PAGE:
Earlier on that day we went on a final shopping spree. One major thing remained on my Jamyang-To-Do List: fast food. So we began the day with lunch at Burger King. As you may know I have lost more than 40kg, in part by giving up junk food, snack food, sugary drinks, ice cream and especially fast food. For the first year it was easier to give up sex than the occasional Whopper with cheese. But this was a special occasion and, to tell you the truth, I really loved it and ended up finishing off his fries. Next we hit Central Chidlom, then Tesco-Lotus before he disappeared into the Pratunam market for an hour on his own. In the end he needed my giant suit case in addition to the one he brought. The king-sized duvet he bought for his parents would have to be checked in the heavy plastic package it was sold in.
The alarm went off at three the next morning and he was in the shower practically as soon as my eyes opened. Within an hour we were downstairs in the steamy darkness of early morning Bangkok and off in a taxi he went. I felt like a mother seeing her son off to his first year at college. Yet, it was hard to feel sad for long. His visit meant as much to me as it did to him. Alone and facing 65 with not much more than a struggling business, he saved me in so many ways. Yes, Nancy, I am indeed lucky to know someone who is kind, gentle, bright, radiates goodness, and washes the dishes.
"Next time" will not come soon enough for me. But we have already discussed a date in next January for his return. I think it is a very good idea for him to stay a couple of months and learn to speak Thai, which would earn him a student visa. Until then, I have a two month supply of chili cheese and baby chilies growing on both balconies from the seeds of the deadly little peppers he brought with him.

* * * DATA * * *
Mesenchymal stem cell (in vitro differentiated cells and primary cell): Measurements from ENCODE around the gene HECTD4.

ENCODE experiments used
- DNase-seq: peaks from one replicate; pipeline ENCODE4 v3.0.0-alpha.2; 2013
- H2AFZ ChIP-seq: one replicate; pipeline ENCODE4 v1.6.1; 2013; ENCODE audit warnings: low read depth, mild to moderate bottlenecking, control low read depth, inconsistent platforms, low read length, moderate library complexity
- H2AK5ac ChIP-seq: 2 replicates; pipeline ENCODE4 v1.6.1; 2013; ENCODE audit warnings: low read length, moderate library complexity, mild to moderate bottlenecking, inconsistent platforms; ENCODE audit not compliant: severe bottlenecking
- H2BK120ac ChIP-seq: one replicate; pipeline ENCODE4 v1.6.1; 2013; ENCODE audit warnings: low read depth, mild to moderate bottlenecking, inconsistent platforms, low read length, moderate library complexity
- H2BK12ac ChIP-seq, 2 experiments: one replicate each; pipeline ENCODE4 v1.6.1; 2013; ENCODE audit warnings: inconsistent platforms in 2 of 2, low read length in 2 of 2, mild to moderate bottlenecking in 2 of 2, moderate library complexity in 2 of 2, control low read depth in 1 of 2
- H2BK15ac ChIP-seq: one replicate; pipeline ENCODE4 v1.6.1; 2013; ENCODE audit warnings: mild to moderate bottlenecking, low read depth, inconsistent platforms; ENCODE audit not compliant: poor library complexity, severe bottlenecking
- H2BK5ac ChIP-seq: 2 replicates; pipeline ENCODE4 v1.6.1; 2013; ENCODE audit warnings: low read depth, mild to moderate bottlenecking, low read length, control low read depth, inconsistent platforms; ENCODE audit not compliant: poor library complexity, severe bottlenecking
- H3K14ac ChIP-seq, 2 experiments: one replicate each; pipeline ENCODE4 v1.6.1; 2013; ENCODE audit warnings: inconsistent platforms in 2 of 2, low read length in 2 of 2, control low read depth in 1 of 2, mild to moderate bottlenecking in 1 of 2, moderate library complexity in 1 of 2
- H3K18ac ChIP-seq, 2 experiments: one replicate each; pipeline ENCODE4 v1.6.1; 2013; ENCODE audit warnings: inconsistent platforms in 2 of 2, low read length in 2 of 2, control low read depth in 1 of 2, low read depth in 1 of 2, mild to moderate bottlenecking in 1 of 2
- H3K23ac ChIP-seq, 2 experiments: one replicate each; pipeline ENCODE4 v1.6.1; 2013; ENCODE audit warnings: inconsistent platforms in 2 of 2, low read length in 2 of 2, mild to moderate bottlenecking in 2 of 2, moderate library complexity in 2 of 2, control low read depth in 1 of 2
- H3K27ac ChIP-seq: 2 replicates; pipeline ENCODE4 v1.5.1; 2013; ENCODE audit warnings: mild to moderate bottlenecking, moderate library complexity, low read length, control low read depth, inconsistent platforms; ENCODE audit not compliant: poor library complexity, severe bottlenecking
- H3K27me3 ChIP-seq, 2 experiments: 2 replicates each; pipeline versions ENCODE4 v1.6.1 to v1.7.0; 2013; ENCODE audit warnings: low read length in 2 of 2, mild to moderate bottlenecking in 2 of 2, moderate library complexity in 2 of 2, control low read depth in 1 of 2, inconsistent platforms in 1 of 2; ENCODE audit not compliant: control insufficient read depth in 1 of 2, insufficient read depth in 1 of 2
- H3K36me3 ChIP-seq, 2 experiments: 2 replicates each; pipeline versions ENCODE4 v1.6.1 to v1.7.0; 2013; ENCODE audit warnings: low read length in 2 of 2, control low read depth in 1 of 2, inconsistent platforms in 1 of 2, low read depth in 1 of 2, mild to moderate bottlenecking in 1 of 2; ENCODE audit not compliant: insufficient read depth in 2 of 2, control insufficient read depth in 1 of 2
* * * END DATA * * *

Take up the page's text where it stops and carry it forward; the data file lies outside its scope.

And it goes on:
So who knows. Maybe this is just the first chapter in a longer story. I hope so. Until Next Time, thanks for reading.
Oh, if you travel with us to Bhutan Jamyang will most probably be your guide.
Jamyang's Ema Datse (Chili Cheese)
Chili cheese is a staple that is served at practically every meal in Bhutan. I like it really spicy but you can adjust the heat by adding fewer chilies. You might find this dish disgusting at first, but it will not be long before you will want to eat it almost every day. Most of the time it is made without the cauliflower, or potatoes, but they help to make the dish even richer.
3 potatoes, peeled
one small cauliflower trimmed
one large onion
three or four cloves of garlic (or more if you like)
about half a cup of chilies, depending on how spicy they are and your heat threshold
About 8oz of soft white cheese. I use a combination of Laughing Cow and Danish fetah (which is softer and milder)
a large chunk of butter
Chop the potatoes, cauliflower, onions and garlic medium-fine. You want smaller than bite-sized pieces, but not so small that they do not add any texture to the dish.
Choose fresh chilies that have tender--not tough or waxy--skins. If you plan to visit Bangkok let me know in advance and I will give you seeds. (Please see the cheese list above). If they are really spicy wear gloves to chop them. Remove the stems. You may want to remove the seeds from all or half of them if you can't handle the heat as well as I can.
In a heavy saucepan melt the butter and add potato, cauliflower, onion, and garlic and and sauté lightly for two to five minutes, stirring occasionally, until they are very lightly softened. Bhutanese do not use butter, but it will help avoid sticking and adds richness (and calories, dear). Add the chilies. Next, add enough hot water to cover the contents of the pan if the water from the tomatoes is not enough. Simmer on low heat for 15 to 20 minutes, adding water as necessary to keep everything covered. When potatoes and cauliflower are tender, add the cheese and stir constantly until it melts. Add salt to taste. Serve this along with rice (preferably "red rice," which is the same as "brown" in the US) and meat--especially if it is grilled. This freezes well and will last refrigerated for up to a week.